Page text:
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To what extent has the EU become more integrated since 1992?

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To what extent has the EU become more integrated since 1992? (20) The integration (strengthening of cooperation between EU member states as national governments to allow for the gradual centralisation of power within European institutions) of member states of the European Union is a highly politicised issue in Europe. To some extent, the EU has become more integrated since the ascension of the Maastricht Treaty in 1992. One policy area which has resulted in greater integration within the EU is the single currency. The Maastricht Treaty aimed to introduce a single currency within the EU by setting criteria which member states had to achieve to reduce exchange rate variability and achieve monetary stability in Europe in preparation for Economic and Monetary Union (EMU) and the introduction of a single currency. Despite the withdrawal of the UK and Italy from the Exchange Rate Mechanism (ERM) in September 1992, it did lead successfully to the introduction of the Euro into the economies of eleven of the member states, as well as successive intakes of four other countries into the 'Eurozone'. ...read more.


After its creation by the six founding states in 1957 (following the establishment by the same six states of the European Coal and Steel Community) the EU has grown to 27 member states. There have been five enlargements, with the largest occurring in 2004, when 10 new member states joined. Enlargement can be seen as promoting integration within the EU, as not only does it synchronise several policy areas (during the period of time where the membership criteria are fulfilled) and aids democracy in new members, but it also supports the European economy as a whole. Suggestions of a common European foreign and defence policy, as well as common foreign affairs policies, have also sparked further integration within the EU. Although the EU is not a state in itself, there are a number of multi-national military and peacekeeping forces which are ultimately under the command of the EU, and therefore can be seen as the core for a future 'EU army'. ...read more.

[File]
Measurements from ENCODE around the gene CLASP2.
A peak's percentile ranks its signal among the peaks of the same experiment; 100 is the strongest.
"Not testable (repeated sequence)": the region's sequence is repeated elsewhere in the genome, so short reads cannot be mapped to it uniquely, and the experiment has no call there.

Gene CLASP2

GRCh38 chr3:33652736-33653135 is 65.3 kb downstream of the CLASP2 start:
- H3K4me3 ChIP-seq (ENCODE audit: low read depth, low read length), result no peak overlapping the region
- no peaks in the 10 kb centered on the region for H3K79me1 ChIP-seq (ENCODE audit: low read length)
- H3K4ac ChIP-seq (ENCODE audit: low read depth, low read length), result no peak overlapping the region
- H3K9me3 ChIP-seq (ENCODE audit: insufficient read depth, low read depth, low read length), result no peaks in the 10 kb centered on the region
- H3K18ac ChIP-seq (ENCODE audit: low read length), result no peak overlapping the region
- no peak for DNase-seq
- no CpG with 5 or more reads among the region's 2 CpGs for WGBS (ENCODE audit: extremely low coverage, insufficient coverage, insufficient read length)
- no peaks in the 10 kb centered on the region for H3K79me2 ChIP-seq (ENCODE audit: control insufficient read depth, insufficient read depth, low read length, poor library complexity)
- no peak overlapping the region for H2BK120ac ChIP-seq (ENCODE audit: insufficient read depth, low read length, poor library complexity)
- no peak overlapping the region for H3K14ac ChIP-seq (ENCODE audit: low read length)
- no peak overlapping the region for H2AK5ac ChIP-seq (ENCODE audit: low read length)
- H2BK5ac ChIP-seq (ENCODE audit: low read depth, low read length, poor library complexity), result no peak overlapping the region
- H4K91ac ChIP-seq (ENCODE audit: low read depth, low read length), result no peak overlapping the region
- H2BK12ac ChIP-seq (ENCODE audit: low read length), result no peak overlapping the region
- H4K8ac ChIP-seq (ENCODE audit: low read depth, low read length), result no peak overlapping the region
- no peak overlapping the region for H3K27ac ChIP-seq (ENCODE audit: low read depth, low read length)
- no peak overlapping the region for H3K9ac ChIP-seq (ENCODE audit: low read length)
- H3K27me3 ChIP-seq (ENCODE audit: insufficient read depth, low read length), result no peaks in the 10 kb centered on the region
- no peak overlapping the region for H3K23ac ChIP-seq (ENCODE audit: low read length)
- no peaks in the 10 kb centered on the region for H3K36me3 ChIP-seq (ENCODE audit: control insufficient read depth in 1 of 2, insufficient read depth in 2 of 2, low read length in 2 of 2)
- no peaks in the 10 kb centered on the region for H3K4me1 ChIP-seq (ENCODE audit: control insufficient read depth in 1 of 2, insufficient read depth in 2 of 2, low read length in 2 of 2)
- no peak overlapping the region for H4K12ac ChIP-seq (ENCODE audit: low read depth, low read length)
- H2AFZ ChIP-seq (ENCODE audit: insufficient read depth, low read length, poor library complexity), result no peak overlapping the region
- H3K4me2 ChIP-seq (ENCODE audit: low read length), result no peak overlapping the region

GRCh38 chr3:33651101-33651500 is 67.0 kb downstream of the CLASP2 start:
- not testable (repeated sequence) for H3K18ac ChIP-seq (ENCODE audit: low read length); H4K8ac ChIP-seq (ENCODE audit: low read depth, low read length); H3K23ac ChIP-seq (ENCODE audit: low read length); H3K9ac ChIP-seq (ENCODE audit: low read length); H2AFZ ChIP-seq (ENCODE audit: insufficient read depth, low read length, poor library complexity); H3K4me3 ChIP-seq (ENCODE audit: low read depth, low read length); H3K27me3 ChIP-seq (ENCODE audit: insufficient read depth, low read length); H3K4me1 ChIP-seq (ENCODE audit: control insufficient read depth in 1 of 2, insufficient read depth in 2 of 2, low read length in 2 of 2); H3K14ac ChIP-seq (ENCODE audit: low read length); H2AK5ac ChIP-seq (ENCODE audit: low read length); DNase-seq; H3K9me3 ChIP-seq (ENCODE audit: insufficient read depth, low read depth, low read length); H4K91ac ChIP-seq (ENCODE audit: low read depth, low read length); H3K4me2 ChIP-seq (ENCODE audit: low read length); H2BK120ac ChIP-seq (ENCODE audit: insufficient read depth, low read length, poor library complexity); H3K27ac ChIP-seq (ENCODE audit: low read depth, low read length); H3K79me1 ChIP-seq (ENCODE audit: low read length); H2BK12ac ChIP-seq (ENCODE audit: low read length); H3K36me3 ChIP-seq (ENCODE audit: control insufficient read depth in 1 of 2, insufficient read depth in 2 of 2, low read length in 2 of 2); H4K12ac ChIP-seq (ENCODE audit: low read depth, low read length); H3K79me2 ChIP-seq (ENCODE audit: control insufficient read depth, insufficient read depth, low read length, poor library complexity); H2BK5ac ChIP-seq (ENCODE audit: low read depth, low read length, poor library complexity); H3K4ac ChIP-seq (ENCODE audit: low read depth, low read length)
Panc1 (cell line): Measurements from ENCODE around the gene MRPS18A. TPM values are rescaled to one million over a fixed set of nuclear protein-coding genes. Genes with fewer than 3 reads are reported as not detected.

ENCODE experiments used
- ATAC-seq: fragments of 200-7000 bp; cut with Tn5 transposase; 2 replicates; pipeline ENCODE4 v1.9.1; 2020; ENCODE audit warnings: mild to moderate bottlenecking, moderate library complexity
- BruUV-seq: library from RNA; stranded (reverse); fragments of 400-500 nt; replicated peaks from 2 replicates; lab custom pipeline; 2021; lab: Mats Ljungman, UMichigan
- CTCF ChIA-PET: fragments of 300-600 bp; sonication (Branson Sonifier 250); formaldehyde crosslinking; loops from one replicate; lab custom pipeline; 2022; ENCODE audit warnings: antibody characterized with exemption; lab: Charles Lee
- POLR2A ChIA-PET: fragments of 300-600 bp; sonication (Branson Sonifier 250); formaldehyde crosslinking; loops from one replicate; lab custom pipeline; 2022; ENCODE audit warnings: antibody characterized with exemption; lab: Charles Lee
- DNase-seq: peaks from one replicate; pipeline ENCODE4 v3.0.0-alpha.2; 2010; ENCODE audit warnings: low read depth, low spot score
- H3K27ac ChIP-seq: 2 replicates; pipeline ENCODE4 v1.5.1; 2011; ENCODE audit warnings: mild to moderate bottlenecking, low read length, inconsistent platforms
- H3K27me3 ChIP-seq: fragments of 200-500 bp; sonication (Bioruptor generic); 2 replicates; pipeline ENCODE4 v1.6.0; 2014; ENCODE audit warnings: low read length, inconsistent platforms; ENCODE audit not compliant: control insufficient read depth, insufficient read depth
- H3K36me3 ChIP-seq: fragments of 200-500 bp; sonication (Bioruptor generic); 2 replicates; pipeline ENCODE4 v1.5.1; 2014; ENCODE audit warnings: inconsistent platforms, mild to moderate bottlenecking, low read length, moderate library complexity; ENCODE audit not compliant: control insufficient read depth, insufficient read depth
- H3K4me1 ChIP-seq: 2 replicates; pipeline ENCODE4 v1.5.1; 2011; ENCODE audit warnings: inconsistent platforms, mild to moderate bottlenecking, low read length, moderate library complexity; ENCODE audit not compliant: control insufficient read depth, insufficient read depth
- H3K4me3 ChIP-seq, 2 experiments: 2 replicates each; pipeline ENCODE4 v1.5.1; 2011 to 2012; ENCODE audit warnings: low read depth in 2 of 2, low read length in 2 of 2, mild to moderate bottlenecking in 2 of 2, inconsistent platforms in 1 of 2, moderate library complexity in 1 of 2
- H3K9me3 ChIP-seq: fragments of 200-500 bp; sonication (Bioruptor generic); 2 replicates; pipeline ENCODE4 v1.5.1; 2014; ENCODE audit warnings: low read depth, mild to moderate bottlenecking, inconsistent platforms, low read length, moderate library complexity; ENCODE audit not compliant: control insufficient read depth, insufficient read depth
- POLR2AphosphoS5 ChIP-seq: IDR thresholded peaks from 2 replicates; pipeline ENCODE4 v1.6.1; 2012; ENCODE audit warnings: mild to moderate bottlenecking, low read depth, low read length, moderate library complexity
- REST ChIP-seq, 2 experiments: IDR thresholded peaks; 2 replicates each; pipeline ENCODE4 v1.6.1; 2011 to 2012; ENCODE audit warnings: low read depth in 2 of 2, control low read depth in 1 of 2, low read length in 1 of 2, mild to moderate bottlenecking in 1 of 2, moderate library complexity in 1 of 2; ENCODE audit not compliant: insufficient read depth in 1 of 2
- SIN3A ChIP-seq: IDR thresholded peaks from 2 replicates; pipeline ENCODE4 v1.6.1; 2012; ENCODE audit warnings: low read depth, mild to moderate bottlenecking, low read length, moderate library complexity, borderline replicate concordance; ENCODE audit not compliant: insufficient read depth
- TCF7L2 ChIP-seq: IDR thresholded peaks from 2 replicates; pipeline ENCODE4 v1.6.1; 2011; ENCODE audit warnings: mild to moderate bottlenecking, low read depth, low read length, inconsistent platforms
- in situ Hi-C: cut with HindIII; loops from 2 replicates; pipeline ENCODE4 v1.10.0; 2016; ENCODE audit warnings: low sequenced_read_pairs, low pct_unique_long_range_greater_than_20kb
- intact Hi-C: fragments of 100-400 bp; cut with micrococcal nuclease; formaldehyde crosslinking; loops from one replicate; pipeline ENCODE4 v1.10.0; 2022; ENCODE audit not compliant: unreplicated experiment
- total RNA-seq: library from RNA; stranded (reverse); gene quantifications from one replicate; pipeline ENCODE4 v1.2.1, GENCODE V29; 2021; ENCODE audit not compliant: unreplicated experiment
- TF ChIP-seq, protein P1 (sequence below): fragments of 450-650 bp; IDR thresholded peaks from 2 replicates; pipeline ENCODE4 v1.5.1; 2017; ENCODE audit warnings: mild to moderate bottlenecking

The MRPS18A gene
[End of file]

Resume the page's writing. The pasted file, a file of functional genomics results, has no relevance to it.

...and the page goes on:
Lisbon Treaty: with increasing co-decision powers, national vetoes may be removed in such key areas as migration, criminal justice and judicial and police cooperation, encouraging greater collaboration amongst EU member states. To some extent, however, the EU has not become more integrated since the ascension of the Maastricht Treaty in 1992. One way in which this can be seen is through the increasing amount of opt-outs available in certain policy areas. In general, EU law is valid in all 27 EU member states; however, occasionally member states negotiate certain opt-outs from areas of certain treaties of the EU, meaning they do not participate in the common structure in these fields. The most significant opt-outs have included Denmark, Sweden and the UK's opt-outs of the single currency; and the UK and Ireland's opt-out of the Schengen Agreement. These opt-outs have hindered integration within the EU, providing for a two-speed Europe by allowing closer cooperation between countries wanting to forge ahead on certain area and leaving others behind. ?? ?? ?? ?? 1 ...read more.

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